I should probably warn anyone that has a weak stomach not to look at the pictures that follow. It’s not for the faint of heart. Milly swoons every time she has to deal with anything like this. I’m lucky I can’t really relate to a torn tender bit quite like she can.
Rosebud our family milk cow is due any minute now. I’ve been checking her often over the past few weeks as I’ve expected her to calve two weeks ago. In fact I proclaimed to my less cow knowledgeable brother in law a week and a half ago that I’d be totally surprised if she didn’t calve this weekend…that was a week and a half ago.
What do I know about pregnancy and going into labor?
Here’s a pleasant picture of Rosebud’s rear end. It’s kind of loose and swelling up. The base of her tail is sticking way out as the ligaments have all receded in preparations for the big day.
Her udder is pretty big and has swelled to capacity. The teats are extended out like when you blow a rubber glove up and the fingers pop out. Looks pretty painful.
Anyways, I was out Sunday night checking on our expectant mother and found this.
You can see the underside of the bag has gouges as well.
I almost threw up. Almost cried because I’m a wuss. I did cry when Rosebud kicked me when I tried to get a better look at it. For some reason she doesn’t want me to touch it.
We called the vet to consult about stitching as it looks like it needs something. We called over a friend who is a paramedic and just so happens to have a ton of experience with horses, cows, and pretty much everything else. We hymned and hawed. Said several prayers. Discussed with other knowledgeable cow men about what our best course of action should be.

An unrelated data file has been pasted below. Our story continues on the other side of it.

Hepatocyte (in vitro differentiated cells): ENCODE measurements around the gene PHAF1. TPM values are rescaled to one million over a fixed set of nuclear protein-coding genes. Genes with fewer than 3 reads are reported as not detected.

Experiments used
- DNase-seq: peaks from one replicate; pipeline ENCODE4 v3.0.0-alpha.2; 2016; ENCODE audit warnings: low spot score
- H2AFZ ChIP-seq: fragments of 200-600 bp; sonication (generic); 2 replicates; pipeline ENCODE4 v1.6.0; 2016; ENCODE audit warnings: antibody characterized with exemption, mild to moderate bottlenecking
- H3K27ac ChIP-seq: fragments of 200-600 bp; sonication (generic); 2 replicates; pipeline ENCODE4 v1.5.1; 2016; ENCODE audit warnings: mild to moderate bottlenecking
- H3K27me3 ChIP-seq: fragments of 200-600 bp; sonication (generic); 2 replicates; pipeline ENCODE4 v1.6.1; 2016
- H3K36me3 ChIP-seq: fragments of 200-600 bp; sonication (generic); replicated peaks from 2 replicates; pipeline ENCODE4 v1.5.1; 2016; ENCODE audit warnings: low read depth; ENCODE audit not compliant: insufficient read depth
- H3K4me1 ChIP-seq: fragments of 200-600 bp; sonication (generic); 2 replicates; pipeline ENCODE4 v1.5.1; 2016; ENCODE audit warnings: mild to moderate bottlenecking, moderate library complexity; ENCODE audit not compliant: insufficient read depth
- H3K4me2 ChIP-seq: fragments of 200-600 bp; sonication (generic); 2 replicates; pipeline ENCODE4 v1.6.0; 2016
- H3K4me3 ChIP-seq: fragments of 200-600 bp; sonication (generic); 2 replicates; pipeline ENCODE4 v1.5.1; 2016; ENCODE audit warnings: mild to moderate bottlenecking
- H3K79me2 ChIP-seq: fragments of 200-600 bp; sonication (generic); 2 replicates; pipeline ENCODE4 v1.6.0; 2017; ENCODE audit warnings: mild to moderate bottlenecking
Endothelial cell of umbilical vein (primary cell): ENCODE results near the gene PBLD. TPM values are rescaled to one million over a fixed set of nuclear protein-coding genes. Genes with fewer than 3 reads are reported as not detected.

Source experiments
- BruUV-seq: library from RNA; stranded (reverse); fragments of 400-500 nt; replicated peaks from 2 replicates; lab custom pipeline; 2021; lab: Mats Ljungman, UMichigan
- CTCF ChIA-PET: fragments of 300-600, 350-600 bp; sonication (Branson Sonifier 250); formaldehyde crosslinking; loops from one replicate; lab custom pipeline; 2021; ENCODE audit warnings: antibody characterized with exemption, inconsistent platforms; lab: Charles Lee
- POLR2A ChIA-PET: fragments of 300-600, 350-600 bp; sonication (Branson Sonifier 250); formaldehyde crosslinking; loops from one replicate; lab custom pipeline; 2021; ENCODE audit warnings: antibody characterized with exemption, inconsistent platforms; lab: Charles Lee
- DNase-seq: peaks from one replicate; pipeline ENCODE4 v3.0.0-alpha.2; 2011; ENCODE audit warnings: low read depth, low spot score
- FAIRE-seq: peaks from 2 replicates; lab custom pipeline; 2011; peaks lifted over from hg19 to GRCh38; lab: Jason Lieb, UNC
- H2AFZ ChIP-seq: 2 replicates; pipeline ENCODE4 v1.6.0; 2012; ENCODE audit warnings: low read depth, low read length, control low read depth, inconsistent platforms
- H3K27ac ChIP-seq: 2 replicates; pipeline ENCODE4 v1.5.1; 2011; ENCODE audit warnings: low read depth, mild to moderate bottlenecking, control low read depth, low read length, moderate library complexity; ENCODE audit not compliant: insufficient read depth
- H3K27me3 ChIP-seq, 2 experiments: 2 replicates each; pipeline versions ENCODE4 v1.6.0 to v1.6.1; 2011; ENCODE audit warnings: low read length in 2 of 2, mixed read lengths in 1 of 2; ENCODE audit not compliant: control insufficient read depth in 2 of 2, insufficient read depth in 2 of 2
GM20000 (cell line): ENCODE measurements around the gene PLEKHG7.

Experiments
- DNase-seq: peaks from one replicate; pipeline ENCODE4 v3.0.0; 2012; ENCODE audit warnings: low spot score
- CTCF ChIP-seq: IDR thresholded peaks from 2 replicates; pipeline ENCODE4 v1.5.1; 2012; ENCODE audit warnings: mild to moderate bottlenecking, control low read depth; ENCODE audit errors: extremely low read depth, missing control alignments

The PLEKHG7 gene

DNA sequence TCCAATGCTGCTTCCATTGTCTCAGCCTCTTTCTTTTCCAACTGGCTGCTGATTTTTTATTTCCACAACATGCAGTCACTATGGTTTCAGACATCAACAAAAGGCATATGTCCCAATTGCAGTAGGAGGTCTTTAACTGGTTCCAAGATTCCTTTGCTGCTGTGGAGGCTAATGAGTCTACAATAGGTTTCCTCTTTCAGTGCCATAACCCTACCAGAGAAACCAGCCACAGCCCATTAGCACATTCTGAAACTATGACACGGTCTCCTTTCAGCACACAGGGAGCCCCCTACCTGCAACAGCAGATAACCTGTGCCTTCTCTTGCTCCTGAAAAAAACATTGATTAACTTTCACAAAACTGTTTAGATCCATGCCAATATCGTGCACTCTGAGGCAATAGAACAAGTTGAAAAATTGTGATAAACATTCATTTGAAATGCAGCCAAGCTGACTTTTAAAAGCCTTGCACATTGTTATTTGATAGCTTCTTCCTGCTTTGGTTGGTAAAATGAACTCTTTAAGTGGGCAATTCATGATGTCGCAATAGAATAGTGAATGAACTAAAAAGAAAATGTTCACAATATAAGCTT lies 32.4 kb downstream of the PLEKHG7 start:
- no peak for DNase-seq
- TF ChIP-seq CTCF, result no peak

Here’s what we decided to do. Nothing. Well. Not nothing. We aren’t going to stitch her up. According to a life long dairy man stitching only works about 40% of the time. Another rancher in the area says he’s dealt a lot with cow teat lacerations and he thinks the best is to keep it lathered with salve and let the teat heal on it’s own. The paramedic friend agreed. So I told him if the cow dies it’s his fault. ha.
Oh, we invited over Lucy to look things over as well. Lucy is a natural healer. If anyone gets sick or injured they always turn to Lucy. We figured a cow is an animal just like we are so surely she can work her magic on Rosebud as well.
Lucy recommended about the same as everyone else. Use salve (Lucy makes her own and has shown Milly all the arts of the salve trade) and pray for the best. We make our own salve out of locally found plants. (Yarrow, comfrey, mullein, chickweed, St. John’s wart, etc., etc.) (I say “We” but really Milly does all the work). We apply the salve to everything that ails us and it usually heals amazingly well. We are hoping the famous Lucy Salve works again for Rosebud’s sake.
We were told when Rosebud calves to be gentle on the teat but if we don’t relieve the milk she’ll probably get mastitis. Another cow friend of Milly’s suggested letting the calf try to suck on the teat as sometimes the momma will let a calf drain it when she won’t let anyone grab a hold to milk.
I’d be open to any other suggestions. I’m sure I’ll be reported to the SPCA or the bovine protection agency for the neglect or abuse our cow has been put through. I only posted as I hoped anyone else that has to deal with this type of injury has some guidance.
I’ll try to follow up with the results so you can know if our lack of action worked.